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How Netflix Scales Its API with GraphQL Federation



Jennifer Shin and Stephen Spalding discuss Netflix’s API unification process using GraphQL Federation.


Jennifer Shin is an API engineer for Netflix's consumer and studio experiences. Stephen Spalding is an API engineer for Netflix's consumer and studio experiences.

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Spalding: In the beginning, the cloud was formless and void. The engineers provisioned a server. It talked to the database and served up the webpage. It was good. The users came and the business grew. As the company grew, they formed more engineering teams. As the server grew, it became a monolith. They divided the monolith into microservices in order to increase the autonomy of the teams so that they can move faster. Then the engineers created apps that used those services. The engineers saw that it was not good for each app to have to talk to every service on its own, so they created an API gateway to bind those services together. In the seventh year, they rested. Not for long, because they continued to innovate. They saw that REST was insufficient so they created graph query languages for the apps to fetch data from the API. It was all good. Time passed, and the company continued to grow. Teams were fruitful and the services multiplied. The API gateway that bound them together grew as well in order to compose the many services. There was temptation. In order to handle failure gracefully. They added fallback logic into the gateway, simple caches, gateway to complex in-memory datastores, along with the business logic. Before they knew it, the API gateway had become the new monolith.

Shin: What Stephen has just described is the state of Netflix microservices today. We have hundreds of mature services providing APIs for UIs to consume. Yet they're all aggregated into a single API monolith. This architecture might sound familiar to you, if your organization also implements a microservices architecture with a single API aggregation tier. We had done all of this work to break apart our system into microservices. Yet, we still found ourselves with an API monolith. We asked ourselves, now what?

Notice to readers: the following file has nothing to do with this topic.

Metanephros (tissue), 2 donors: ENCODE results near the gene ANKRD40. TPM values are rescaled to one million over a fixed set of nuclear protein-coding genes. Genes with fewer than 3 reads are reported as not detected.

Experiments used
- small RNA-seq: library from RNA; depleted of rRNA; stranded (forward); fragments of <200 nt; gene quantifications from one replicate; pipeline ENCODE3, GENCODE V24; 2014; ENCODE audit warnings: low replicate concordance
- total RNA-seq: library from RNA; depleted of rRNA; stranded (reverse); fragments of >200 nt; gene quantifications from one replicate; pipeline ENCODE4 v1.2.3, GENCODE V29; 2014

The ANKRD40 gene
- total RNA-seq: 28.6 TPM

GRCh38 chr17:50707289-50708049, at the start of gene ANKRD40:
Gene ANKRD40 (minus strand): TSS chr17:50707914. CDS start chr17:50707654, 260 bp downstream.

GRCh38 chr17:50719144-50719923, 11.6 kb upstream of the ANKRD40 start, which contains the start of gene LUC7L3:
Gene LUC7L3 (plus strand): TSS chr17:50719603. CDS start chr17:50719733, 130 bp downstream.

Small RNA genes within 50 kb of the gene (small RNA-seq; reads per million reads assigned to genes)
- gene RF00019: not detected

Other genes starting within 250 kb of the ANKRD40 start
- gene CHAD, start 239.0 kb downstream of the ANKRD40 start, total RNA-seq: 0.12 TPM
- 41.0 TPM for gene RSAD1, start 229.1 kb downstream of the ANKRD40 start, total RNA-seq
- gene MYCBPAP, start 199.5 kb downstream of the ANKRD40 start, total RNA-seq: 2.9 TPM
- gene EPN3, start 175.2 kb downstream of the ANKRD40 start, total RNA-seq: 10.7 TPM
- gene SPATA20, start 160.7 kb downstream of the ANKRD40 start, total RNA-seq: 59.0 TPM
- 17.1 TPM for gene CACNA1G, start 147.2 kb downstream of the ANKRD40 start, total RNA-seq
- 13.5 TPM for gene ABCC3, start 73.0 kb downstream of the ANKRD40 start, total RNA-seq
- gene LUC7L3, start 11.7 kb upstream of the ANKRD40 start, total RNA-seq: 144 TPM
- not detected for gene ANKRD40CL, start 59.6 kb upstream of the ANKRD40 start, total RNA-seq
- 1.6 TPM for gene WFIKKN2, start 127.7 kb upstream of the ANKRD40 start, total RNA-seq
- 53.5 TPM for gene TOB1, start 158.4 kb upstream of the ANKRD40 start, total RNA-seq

I'm Jennifer.

Spalding: I'm Stephen. We're engineers at Netflix on the API systems team. You might also know us as Edge engineering. We work on this API aggregation layer. The nexus point between UIs and the universe of Netflix microservices. There's all these services on the back-end and all these different UIs running on different device types. Our team represents this tiny aggregation point in the middle. We take the APIs exposed by microservices and weave them together into one big graph API. This is that graph.

Netflix's Big Bet on the GraphQL Federation Architecture

Shin: The clients can simply pretend that Netflix is a single service. We're actually just the middleman. We simply aggregate information from all of these different data sources. This architecture has served us well for many years, but we're starting to see that it's reaching its limit. In order to scale even further, Netflix has placed a big bet on an architecture called Federation. We are here today to tell you what Federation is. How it's enabled us to scale to previously unprecedented levels. To convince you that Federation is the future of APIs.

Spalding: First, let me tell you a story. One year ago, I was on-call for the Netflix API service team. It was Thanksgiving and I was visiting family. Everyone was bustling trying to prepare dinner when I get paged. I log on to see what the problem is. I'm told that the trickplay images are appearing in Mandarin, on a big movie that we had just released. Naturally, the first thing I did was Google, "What are trickplay images?" Then I started searching through an API to figure out where it was exposed and how it was used. I knew I'd seen the word trickplay before somewhere. Even though I'd been on the API team for several years, I never knew exactly what they were. Yet, right now, I needed to become an expert enough to fix them, and quick before everyone starts tweeting that Netflix is in Chinese.

Shin: That's the problem. Our graph had grown so large that no single human understands the entire surface area. Yet the entire graph is owned by a single team. What if we could break the API apart, so that domain experts could own their part of the graph, and still expose the entire Netflix ecosystem from a single unified access point?